The German IT Leader Congress brought together IT leaders, managers, CTOs, CIOs from all over Germany, working in middle and large size companies across various industries: construction, healthcare, automotive, manufacturing – to name a few.Over the two days, attendees and speakers for the event discussed the main issues in IT in Germany and where it is still needed. They also suggested solutions for overcoming these.
A lot of the discussions at the German IT Leader Congress revolved around network infrastructure. In Germany, fiber optic data cables, which are at least 20 times faster than a regular DSL connection, are barely available outside of big cities. Also, in 2015, Germany was one of the EU countries with less than 1% of homes using fiber-optics broadband. (source)
Image sourceEven if it’s one of the strongest economies, Germany takes one of the lower positions when it comes to network infrastructure.This means slower internet speeds within and across the country, which is a pretty serious problem. Even if there are plans to invest in IT infrastructure and catch up to date, Germany has a lot of ground to make up.
Besides network infrastructure, Germany is also battling legacy technologies. A lot of companies use software solutions that rely on older technologies or even outdated processed for tasks that require a higher capacity or a higher performance. When automation, AI and chatbots are increasingly used in production environments connected to enterprise systems, outdated processes based on Excel block efficiency and take up a lot of time.As it has invested a lot in existing solutions, Germany is a bit afraid of change mainly because technologies evolve very fast. Additionally, it tends to have a preference for comfort, routine, and safety, with a slight apprehension of new technologies. However, if Germany doesn’t jump on the innovation wagon, it risks losing their current position as one of the world’s leading economies.Yet, even with awareness of this risk and the fear that accompanies it, the investment in the next step is yet to be made.
Cybersecurity is also a topic Germany pays very much attention to. Generally, they take all the necessary precautions against getting hacked or against unauthorized access to their system. Security is highly important for them, and to some extent, it casts a barrier towards speeding things up in the direction they want to go.
The situation wouldn’t be so dire, were it not for existing outside threats.The problem isn’t so much that Germany isn’t using new technology. The problem is that there are countries and companies that are way ahead of it.Take, for instance, car manufacturing. With a little over 5.5 million vehicles produced in 2017 (source), Germany is currently the third largest car manufacturer in the world. Yet, Daimler, which produces Mercedes, is currently way behind Tesla, which produces electric vehicles.Threats aren’t coming only from companies. They also come from other states. China, for example, was often mentioned due to its advanced robotics and digitization. Despite the political perspective and despite the fact that it’s not a democratic country, China is one of the major worldwide investors in technology. Moreover, it’s one of the world’s leading adopters of new technologies, with varying degrees of digitization across industries. (source) Their situation actually became an advantage for digital development as everything moved forward a lot faster when the state made a serious push in that direction.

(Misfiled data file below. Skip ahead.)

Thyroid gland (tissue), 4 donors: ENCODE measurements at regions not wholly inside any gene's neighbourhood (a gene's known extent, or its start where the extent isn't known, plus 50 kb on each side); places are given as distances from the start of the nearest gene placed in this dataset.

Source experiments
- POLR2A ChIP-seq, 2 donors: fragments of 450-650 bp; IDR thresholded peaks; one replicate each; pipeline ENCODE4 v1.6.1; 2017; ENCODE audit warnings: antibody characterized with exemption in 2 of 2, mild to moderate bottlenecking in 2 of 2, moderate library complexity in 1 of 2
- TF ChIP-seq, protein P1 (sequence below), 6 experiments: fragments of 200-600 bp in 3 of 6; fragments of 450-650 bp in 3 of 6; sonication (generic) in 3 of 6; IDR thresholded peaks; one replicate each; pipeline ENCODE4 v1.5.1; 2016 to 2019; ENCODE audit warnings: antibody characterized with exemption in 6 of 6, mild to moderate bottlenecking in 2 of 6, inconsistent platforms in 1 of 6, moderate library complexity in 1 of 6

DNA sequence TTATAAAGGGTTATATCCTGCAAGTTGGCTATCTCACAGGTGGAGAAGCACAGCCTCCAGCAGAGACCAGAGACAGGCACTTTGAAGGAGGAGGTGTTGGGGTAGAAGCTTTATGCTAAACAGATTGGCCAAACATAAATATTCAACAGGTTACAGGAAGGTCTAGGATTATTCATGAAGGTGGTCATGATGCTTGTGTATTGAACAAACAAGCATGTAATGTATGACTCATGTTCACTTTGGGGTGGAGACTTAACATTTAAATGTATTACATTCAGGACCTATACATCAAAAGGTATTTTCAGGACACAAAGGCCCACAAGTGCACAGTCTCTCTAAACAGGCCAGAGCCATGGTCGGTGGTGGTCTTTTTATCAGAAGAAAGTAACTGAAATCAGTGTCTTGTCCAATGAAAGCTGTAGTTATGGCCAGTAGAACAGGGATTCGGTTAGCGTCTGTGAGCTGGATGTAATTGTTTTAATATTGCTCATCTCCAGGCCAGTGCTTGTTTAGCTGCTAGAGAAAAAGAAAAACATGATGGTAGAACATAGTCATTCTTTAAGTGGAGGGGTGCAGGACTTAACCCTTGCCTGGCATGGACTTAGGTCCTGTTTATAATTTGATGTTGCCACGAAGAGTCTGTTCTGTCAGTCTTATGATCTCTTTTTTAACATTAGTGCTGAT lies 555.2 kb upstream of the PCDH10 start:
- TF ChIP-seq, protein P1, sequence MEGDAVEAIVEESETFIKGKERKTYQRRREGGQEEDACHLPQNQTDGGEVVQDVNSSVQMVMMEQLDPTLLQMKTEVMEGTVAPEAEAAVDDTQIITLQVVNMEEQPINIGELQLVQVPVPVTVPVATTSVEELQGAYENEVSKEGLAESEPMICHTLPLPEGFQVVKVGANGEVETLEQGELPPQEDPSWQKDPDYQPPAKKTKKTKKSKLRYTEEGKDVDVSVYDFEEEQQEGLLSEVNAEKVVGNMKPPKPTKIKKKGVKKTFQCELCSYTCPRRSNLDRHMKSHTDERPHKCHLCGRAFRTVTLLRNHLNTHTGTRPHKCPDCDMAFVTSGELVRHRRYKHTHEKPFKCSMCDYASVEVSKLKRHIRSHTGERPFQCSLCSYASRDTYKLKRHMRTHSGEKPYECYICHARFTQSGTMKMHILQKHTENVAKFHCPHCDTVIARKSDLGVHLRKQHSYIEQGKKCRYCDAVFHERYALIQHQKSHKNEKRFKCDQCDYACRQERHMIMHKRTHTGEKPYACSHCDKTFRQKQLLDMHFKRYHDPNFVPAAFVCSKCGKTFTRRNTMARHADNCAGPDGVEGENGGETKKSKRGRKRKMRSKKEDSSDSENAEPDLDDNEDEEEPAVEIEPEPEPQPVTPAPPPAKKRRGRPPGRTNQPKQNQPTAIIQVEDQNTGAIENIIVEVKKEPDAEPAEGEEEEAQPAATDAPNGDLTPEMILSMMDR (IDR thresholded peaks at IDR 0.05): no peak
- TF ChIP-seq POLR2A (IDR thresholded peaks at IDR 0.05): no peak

The overall message of the event was pretty clear: Germany must immediately take small steps toward investing in new technologies. This applies both to infrastructure and enterprise applications.To this end, a lot of the speeches delivered by professors, bloggers, authors, and journalists were centered around motivation, change and the courage to change. While some presentations featured a lot of market examples, others focused on the start small and fail fast mantra in order to mitigate risk and impact, but keep moving forward.Joey Kelly, one of the members of the Kelly Family gave a very good speech on how to achieve goals. Their story is impressive: as a family, they started singing on streets and after that toured as a family. Everything the Kelly Family achieved was due to the fact that they use the same strategy a company would use to work together towards their goals. Even if they don’t do shows anymore, Joe Kelly settled in Germany a long time ago. He currently participates in a lot of physical contests, and he’s very active. Also, he challenges himself regularly (walking from Warnemünde to Zugspitze Bavaria, for example), maintaining the motivation to achieve his goals.Another great speech came from Urs Meier, the second best referee in the world. He talked about making decisions, and how hard that can be. Sometimes, you have to make decisions on the fly. Often, as a referee, you have just a few seconds to give a new chance. You know that some of the audience will hate you, but others will love you.Even if things aren’t looking very good, there is an interest for change.
With threats coming both from companies and other countries, the risk of lagging behind is very real. If Germany won’t start doing something about these areas, others will gain momentum, possibly even overcoming them. Germany’s situation is similar to Switzerland’s, which lost the leading position to Apple as the former sold more watches over last year. (source)Just like Joe Kelly and Urs Meier, IT leaders need to set goals, stay motivated and make decisions towards achieving those goals. The secret is getting started, starting as small as possible. Starting small provides enough encouragement to spark a change, mitigate risks while moving forward.With Asia and America in the lead in the platform economy, Europe – and Germany included – needs to step up its innovation and development game in order to stay relevant.